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Isolation of DNA from FFPE samples without paraffin removal
Suzanne Kennedy, Ph.D., Director of R&D
Sponsored,vendor-submitted protocol    Sponsored by Mo Bio Laboratories, Inc.    Published in November 2009 (p.21) DOI: 10.2144/000113291

Abstract

Isolation of DNA from paraffin-embedded tissue remains an arduous task for researchers screening hundreds of samples for genetic analysis. Removal of the wax coating encasing the thin layer of tissue and extraction of sufficient intact DNA for use in PCR and qPCR are major obstacles to working with these precious samples. A new method that allows for high yields of DNA from formalin-fixed, paraffin-embedded (FFPE) samples without paraffin removal is described. Increased sensitivity in qPCR is the result.

Introduction

High yields and purity are the main problems resulting in poor performance using DNA extracted from FFPE tissues. To overcome these obstacles for successful PCR, a method was developed that avoids the use of xylene for paraffin removal and thus eliminates extra handling steps that can lead to sample loss. The BiOstic® approach digests tissues directly through wax, allowing for higher yields of intact DNA. The direct lysis method has been compared side by side with a competitor’s xylene deparaffinization method and was found to provide superior yields and purity based on Nanodrop and qPCR data.

Materials

BiOstic® FFPE Tissue DNA Isolation Kit (Cat. no. 12250-50; MO BIO Laboratories)

FFPE tissue slices (ILSbio, LLC, Chestertown, MD, USA)

Methods

Figure 1. qPCR was performed using DNA purified from the BiOstic® Kit and the Qiagen QIAamp DNA Mini Kit following their protocols for FFPE tissues. A 74-bp primer set with a hydrolysis probe for GAPDH (Applied Biosystems Inc, Foster City, CA, USA) was used with 100 and 10 ng of template. A standard curve was generated using DNA purified from human samples resulting in an amplification efficiency of 101% (slope -3.28). No amplification was observed in the non-template control.

1. Add Solution FP1 and FP2 to the tube containing up to 15 mg of FFPE tissue slices.

2. Add Solution FP3 and heat at 55ºC for 1 h followed by 90ºC for 1 h.

3. Centrifuge to separate the debris from the digested lysate and transfer to a clean tube.

4. Add Solution FP4 and Solution FP5 and mix. Load the mixture onto a spin filter and centrifuge to bind the DNA to the silica membrane.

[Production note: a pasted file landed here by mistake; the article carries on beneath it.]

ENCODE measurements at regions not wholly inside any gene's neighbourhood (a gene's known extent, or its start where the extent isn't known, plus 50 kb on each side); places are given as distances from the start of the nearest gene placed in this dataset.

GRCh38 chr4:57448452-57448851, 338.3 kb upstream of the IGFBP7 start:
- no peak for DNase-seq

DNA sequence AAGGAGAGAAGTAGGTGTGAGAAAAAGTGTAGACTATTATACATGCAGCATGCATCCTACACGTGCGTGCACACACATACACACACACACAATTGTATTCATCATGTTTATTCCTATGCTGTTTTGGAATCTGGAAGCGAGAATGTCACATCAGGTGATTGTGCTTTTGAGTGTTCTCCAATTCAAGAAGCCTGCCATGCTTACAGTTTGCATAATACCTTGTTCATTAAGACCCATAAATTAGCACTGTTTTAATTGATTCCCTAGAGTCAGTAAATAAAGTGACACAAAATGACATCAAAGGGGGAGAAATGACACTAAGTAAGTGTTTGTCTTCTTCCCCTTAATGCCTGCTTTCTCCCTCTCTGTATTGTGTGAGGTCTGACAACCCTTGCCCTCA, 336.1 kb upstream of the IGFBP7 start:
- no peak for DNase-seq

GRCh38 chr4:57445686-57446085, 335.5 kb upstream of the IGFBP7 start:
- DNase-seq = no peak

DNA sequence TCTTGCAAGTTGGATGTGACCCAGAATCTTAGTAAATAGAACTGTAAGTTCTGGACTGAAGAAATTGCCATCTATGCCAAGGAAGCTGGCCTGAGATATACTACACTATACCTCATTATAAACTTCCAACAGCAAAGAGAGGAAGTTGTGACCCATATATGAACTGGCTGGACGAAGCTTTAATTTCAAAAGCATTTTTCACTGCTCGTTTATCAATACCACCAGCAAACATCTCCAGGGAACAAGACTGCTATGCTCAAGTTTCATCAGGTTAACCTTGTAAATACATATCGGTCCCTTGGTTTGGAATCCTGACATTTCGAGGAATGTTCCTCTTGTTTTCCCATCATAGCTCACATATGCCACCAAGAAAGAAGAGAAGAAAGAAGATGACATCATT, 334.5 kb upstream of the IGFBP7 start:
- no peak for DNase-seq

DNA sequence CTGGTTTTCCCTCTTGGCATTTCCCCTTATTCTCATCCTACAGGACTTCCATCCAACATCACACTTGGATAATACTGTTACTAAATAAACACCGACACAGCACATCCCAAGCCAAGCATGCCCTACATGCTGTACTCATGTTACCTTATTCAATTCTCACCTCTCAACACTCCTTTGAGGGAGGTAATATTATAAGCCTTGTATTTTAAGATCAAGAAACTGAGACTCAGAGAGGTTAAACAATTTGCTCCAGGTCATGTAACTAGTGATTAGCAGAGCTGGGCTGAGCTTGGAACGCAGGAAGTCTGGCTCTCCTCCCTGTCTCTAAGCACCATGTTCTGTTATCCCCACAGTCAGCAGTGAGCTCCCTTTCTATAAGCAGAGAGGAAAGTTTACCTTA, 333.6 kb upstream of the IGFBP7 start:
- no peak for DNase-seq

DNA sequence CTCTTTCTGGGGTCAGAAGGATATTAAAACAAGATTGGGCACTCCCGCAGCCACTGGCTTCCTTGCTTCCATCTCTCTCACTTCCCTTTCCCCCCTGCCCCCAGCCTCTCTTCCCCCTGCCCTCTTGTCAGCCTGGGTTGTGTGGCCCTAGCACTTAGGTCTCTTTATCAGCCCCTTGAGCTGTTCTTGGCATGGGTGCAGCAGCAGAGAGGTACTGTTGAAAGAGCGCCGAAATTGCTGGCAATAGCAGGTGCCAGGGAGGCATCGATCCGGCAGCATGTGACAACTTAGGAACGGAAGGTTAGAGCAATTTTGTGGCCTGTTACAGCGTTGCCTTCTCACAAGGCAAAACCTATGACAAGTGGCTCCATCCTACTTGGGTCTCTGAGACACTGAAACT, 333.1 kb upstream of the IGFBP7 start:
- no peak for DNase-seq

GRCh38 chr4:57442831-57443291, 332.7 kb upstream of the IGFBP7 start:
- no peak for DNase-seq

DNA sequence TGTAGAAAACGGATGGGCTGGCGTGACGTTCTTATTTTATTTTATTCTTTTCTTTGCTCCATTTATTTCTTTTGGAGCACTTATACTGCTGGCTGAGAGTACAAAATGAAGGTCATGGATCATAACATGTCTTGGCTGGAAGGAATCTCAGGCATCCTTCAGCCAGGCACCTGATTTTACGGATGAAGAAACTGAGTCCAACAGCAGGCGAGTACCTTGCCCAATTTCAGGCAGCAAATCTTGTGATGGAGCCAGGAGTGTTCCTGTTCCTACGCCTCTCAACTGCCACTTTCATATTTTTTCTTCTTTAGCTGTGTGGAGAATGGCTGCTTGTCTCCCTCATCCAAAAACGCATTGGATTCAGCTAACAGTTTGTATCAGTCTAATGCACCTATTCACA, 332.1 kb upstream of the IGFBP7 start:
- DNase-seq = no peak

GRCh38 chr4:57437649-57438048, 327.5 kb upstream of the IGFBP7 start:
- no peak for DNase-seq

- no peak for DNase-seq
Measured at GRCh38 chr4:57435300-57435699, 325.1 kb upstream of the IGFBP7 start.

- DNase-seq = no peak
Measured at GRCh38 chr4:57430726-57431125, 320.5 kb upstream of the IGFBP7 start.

5. Wash the spin filter with Solution FP6. Decant the flow-through and wash with Solution FP7.

6. Discard the flow-through and centrifuge for 2 min to dry the membrane. Transfer to the final elution tube.

7. Elute the purified DNA in 50-100 L Solution FP8. DNA is now ready for use in qPCR or PCR applications.

Results





Figure 2. FFPE tissue extraction of patient GIST samples using the BiOstic® or competitor’s kit. The red bars indicate that the overall yields of DNA from the MO BIO kit were consistently higher for all samples tested. Data was provided by an external lab. DNA was extracted from normal human kidney FFPE tissue (2 slices, each 10 m thick) following the BiOstic® FFPE Tissue DNA Isolation Kit standard protocol and with a competitor kit’s recommended protocol for FFPE tissues. The competitor’s method uses xylene to deparaffinize the tissue followed by ethanol washes to remove the xylene. These additional steps can result in residual chemical carryover and loss of tissue. Results demonstrate that the non–paraffin removal method increases the detection sensitivity of the GAPDH gene (Figure 1). A one-cycle increase in detection (30 for BiOstic® vs. 31 for the competitor) equates to a two-fold increase in sensitivity. Even small increases in sensitivity can enhance the reliability and accuracy of quantitative results, especially when only one slice is available for processing.

To analyze the efficiency of extraction from patient tumor samples, the BiOstic® FFPE Tissue DNA Isolation Kit was evaluated by an external diagnostic lab. Gastrointestinal stromal tumor (GIST) FFPE tissue samples were removed from slides post-histology and extracted using the xylene-free BiOstic® kit or a competitor’s method that requires the use of xylene. Single slices of 10-m thickness were processed per prep, and overall DNA yield was measured on the Nanodrop (NanoDrop products, Wilmington, DE, USA). The BiOstic® kit gave consistently higher yields of DNA over the competitor’s kit (Figure 2).

Summary

FFPE tissue samples have inherent difficulties that make extraction a challenge. Removal of any steps that reduce yields and purity is advantageous. The BiOstic® FFPE Tissue DNA Isolation Kit provides a way to obtain maximal DNA yields from as little as a single slice of tissue, and the resulting DNA is suitable for genotyping analysis. No other method provides purified DNA faster or easier.

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